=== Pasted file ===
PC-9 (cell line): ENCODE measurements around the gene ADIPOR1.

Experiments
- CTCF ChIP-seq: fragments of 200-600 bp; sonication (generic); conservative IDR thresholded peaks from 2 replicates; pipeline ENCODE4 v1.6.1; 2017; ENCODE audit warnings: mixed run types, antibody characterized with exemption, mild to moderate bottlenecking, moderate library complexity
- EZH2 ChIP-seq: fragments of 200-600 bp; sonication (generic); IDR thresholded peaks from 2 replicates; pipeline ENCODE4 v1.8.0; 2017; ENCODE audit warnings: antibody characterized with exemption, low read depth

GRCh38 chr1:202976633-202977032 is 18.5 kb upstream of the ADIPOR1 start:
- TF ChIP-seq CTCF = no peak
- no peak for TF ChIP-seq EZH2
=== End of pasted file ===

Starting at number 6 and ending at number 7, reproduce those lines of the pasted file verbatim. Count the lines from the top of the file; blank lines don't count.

- TF ChIP-seq CTCF = no peak
- no peak for TF ChIP-seq EZH2